Our lives revolve around a continuous series of STEM challenges from storing items in our homes, traveling to different events, or bird watching in our free time.
Yes, bird watching. Bird watching is a hobby of mine, and maybe it is for you too. Over the last year, I have been building a bird habitat in my yard. With each new feature I add, a feeder, special seed, birdbath, etc, I find a new STEM challenge awaiting. One of those that seems to be never-ending is the appearance and nuisance of squirrels. I love squirrels, but they damage my feeders and scare away the birds for which I am building this habitat in my yard.
I try to find new ways to serve both bird and squirrel populations in my yard through different feeder configurations, food types, and devices. This requires a lot of time, patience, and focus to try new ideas, investment in learning and modifying ideas. I have spent time researching through books about birds and websites dedicated to environmentally friendly habitat creation that serves both birds and squirrels without causing harm to either.
Squirrels are incredibly resilient beings; I have observed them holding on by one foot while using tremendous core strength to reach a swinging bird feeder that’s nearly out of their reach. Just today, one of the squirrels in my little ecosystem noticed a change I made in the suet feeder, it now had spice included which are meant to deter squirrels from the feeder. This squirrel noticed the change and stood on its hind legs staring me down as I observed from the other side of a large glass window. At one point, it raised a paw and I can only imagine the thoughts it was attempting to convey to me as I was the culprit, the one who changed the food to an undesired squirrel treat.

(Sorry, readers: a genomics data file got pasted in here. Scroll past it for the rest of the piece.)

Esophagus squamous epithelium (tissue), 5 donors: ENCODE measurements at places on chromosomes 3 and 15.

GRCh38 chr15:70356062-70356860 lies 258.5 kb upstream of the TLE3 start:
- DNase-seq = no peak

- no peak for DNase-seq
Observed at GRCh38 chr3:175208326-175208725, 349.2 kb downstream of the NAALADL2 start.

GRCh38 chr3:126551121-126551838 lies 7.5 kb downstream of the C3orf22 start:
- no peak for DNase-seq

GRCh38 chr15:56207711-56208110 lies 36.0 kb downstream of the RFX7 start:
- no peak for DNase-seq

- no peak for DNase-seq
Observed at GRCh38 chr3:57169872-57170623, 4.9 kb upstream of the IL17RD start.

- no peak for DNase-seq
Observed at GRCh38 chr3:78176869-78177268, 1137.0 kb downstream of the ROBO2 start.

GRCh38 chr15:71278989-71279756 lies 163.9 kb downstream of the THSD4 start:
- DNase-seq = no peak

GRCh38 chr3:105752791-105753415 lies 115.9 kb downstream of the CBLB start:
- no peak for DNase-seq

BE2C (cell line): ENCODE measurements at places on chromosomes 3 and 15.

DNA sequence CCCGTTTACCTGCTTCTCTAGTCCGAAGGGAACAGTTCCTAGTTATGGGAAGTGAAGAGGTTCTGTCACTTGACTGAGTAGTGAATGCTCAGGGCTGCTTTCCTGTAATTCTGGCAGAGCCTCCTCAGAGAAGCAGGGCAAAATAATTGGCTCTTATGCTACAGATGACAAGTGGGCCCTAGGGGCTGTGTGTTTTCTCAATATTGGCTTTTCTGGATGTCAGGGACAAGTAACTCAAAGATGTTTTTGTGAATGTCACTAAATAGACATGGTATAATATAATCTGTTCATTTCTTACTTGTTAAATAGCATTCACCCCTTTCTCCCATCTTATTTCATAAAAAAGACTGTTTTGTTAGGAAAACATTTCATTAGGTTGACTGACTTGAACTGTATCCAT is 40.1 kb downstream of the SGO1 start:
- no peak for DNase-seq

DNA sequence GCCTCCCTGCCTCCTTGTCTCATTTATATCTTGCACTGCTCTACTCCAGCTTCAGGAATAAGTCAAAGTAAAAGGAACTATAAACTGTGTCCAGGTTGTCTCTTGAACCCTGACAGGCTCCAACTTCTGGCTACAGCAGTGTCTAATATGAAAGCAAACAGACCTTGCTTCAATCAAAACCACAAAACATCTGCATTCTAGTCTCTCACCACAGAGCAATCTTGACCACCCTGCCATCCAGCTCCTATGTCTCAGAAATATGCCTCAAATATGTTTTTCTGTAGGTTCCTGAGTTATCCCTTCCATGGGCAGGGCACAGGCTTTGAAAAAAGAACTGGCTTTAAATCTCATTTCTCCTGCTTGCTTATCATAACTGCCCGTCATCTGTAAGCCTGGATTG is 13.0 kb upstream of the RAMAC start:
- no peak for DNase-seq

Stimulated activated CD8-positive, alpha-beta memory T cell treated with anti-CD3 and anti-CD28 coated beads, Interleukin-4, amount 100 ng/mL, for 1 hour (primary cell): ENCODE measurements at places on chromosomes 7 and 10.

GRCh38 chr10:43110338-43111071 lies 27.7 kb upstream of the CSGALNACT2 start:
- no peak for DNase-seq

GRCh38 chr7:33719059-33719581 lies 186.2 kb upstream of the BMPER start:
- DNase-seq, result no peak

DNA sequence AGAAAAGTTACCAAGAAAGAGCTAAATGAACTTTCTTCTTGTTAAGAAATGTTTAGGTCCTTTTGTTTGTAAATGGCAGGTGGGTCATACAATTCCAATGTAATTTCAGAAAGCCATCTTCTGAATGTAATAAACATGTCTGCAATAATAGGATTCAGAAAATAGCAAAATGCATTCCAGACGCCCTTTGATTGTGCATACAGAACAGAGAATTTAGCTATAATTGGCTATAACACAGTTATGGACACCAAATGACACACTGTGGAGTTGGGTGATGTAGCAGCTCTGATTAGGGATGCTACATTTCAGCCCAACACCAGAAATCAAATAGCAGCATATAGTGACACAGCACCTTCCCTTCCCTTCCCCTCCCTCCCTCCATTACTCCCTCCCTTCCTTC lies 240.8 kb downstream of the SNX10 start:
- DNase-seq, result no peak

In building a bird habitat, there is no quick answer. It requires dedication and resilience in seeking answers, modifying attempts, and noting results of each attempt to create the ideal environment. This is STEM to a tee.
Science: observing birds, learning their behaviors, their feeding habits and desired habitat features
Technology: researching through books and internet resources
Engineering: constant re-evaluation of materials I am using, designing the layout of my bird feeders, and testing different types of feeders and bird food
Math: Measuring distances between my house and different bird feeders and bath setups
This process, this STEM challenge is very real, and can be frustrating as I work to find solutions. It brings me joy, laughter, and experience in creative thinking and problem solving. Most of all, it reminds me that STEM is happening all the time, all around me and the more I think about that, the more I see that we are all scientists, engineers, and problem solvers!